Brown: 'Brick by Brick,' Iowa's imitators have caught up
CHIC AGO -- Imitation is the sincerest form of flattery. It's an age-old saying and a coaching axiom.
Every football coach worth his salt has looked at successful programs to see what made them tick, and then tried to emulate them.
Minnesota's Jerry Kill is a part of the Dennis Franchione coaching tree.
"I learned a lot about building things through him," Kill said.
But every coach strays from the mentor, looking for another way to get better. When Kill was the head coach at Southern Illinois, he sent his staff to Iowa City to watch Iowa coach Kirk Ferentz conduct a practice.
"First of all, he's a first-class guy," Kill said. "We have similar values. Similar values in recruiting. We run our programs the same. I look up to him. He's been in this thing a long time. We wouldn't have sent our staff to visit if we didn't have a lot of respect for him."
Kill is building the Gophers into a legitimate Big Ten program. The motto, since he arrived five seasons ago, is "Brick by Brick," a methodical process built for success that stands the test of time.
He's following a similar path Ferentz walked when he replaced Hayden Fry as Iowa's coach in December 1998.
"The first thing I did was look at teams that were having success," Ferentz said. "What were the common denominators?"
Over the years, Iowa's program has been held in high regard. When Gary Barnett came to Northwestern in 1992, he used the Hawkeye program under Fry as his blueprint for success.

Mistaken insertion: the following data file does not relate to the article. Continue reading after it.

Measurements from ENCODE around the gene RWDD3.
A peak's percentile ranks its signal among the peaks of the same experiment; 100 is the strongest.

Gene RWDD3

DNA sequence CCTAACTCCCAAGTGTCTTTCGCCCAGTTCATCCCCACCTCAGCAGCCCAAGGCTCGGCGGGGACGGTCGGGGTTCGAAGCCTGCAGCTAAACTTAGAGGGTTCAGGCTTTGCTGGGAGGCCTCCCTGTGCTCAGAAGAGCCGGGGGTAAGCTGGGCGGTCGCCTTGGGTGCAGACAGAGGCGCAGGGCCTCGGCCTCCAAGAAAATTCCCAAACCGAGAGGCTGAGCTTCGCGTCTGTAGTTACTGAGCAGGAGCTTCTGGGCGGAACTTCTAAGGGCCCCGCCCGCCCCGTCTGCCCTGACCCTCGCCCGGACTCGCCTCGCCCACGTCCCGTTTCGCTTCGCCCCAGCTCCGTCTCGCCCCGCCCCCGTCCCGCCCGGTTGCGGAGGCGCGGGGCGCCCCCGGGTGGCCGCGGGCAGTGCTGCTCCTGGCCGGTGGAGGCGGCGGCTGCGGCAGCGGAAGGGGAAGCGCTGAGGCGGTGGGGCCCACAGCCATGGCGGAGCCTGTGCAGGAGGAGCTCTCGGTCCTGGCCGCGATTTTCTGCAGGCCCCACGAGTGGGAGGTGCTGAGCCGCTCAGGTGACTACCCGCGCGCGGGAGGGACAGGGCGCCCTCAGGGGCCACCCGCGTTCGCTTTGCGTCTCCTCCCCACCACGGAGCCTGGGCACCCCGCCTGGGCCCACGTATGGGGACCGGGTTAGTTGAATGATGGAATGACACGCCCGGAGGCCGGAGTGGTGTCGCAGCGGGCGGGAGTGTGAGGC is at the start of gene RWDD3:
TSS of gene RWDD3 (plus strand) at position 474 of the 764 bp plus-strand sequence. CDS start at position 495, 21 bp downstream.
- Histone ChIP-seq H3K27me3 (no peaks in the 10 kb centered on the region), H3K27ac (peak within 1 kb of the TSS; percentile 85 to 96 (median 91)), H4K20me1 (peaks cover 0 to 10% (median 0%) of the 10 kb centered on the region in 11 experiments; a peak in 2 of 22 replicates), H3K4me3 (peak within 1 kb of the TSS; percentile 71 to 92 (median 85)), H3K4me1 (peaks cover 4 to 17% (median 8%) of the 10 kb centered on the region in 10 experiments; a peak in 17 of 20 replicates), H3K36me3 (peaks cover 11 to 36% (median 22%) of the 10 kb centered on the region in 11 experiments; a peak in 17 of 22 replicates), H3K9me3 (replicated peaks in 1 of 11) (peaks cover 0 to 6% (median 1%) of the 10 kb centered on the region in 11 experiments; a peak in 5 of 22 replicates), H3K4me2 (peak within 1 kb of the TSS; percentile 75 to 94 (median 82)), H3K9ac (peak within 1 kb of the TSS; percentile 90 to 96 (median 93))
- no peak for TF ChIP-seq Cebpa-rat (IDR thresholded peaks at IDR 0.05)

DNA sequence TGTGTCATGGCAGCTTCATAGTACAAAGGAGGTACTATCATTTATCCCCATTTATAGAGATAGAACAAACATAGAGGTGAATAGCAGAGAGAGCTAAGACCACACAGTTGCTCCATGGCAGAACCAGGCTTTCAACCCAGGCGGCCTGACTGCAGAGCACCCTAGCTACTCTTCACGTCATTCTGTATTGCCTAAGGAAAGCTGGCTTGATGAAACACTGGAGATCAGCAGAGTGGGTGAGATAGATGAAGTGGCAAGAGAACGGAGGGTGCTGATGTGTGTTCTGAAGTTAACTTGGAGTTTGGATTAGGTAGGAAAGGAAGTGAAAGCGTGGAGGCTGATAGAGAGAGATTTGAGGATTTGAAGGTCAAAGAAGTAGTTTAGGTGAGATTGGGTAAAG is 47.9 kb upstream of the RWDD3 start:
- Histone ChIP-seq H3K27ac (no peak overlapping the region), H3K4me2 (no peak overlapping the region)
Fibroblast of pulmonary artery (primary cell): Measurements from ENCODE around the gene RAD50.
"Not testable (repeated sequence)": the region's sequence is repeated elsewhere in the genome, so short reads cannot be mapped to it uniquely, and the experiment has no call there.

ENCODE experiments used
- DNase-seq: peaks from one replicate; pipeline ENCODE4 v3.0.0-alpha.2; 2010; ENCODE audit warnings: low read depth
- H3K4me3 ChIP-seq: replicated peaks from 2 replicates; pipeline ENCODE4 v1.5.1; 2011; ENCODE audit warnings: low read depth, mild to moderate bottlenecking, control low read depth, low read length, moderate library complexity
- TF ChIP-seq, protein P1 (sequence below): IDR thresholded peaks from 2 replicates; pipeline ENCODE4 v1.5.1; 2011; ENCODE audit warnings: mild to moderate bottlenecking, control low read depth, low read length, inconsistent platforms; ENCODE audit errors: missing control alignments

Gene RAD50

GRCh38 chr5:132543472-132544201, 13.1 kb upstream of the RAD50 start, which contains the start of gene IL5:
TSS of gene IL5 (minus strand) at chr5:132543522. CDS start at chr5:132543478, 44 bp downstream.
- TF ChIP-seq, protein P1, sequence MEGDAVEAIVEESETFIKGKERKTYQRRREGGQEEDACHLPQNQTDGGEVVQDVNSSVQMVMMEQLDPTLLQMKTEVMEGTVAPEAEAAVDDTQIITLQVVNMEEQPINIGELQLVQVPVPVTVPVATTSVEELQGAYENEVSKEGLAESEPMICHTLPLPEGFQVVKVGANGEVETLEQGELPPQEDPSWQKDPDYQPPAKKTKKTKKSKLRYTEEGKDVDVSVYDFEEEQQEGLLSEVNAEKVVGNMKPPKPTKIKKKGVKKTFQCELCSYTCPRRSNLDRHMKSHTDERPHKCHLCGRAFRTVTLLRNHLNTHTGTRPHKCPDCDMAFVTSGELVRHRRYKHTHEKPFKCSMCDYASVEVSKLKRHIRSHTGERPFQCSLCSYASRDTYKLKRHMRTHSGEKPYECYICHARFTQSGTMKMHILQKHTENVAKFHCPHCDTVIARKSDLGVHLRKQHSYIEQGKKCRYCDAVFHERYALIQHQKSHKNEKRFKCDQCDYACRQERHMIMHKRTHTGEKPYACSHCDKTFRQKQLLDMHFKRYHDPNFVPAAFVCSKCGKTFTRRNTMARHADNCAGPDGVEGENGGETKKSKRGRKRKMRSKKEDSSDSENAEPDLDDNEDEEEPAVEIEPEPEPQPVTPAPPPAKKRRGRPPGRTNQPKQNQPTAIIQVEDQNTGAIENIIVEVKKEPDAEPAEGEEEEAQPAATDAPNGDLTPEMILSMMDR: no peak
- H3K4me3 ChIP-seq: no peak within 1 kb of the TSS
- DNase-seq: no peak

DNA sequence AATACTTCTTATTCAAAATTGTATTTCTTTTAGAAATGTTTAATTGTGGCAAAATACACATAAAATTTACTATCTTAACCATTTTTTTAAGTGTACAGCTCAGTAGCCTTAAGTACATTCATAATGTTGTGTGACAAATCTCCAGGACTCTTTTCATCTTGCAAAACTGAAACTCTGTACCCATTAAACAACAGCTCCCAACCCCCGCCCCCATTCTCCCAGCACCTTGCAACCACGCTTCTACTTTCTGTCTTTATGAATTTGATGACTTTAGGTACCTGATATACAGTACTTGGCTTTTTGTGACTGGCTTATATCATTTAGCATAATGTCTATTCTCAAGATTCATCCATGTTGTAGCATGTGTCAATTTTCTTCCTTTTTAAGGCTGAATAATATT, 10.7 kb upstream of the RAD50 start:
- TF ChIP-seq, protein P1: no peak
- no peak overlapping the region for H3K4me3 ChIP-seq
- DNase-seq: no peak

Mark Dantonio did the same thing when he came to Michigan State in 2007. Iowa's program, successful despite geographical and recruiting disadvantages, was looked up to.
Today's landscape is different. Michigan State and Wisconsin, two programs that tried to match the Hawkeyes' success, have now passed Iowa. And Minnesota is threatening to join them. A 51-14 victory in last season's Floyd of Rosedale game is proof of that.
Ever since that successful fake punt in 2010 led to a 31-30 Wisconsin victory at Kinnick Stadium, things haven't been the same in that series. The Badgers have been to three Rose Bowls, three Big Ten Championship games and have won 11 games in three different seasons.
Michigan State has won at least 11 games four of the past five seasons and has been to two Big Ten Championship games.
Wisconsin and Michigan State play styles of football similar to Iowa. And now instead of being copied, the Hawkeyes are playing catch-up.
"I think, no matter what conference you're in or where you're at, you're always looking at the teams that have been successful," Ferentz said. "That stuff is all cyclical. But I think the traits of all good teams stay pretty consistent. That's the challenge. How can you master these things, be better at them, to give your team a chance to win in a very competitive conference? The balance of power changes."
Ferentz has gone back to the future to study why his teams were successful before, and how they can be successful again.
"We spend a lot time thinking about that and talking about that," Ferentz said. "Same with the players. What made such and such a great player? Why did Marshal Yanda develop into such a great player? We certainly didn't see it when he came in.
It wasn't like we knew he was going to have that kind of career and go on to be a great NFL player like he has. That's the intriguing part."
The intriguing challenge for Ferentz heading into his 17th season at Iowa is to match his past track record. And catch the Wisconsins and Michigan States of the world.
Hawkeye columnist Rick Brown is a 10-time Iowa Sportswriter of the Year. Follow him on Twitter: @ByRickBrown.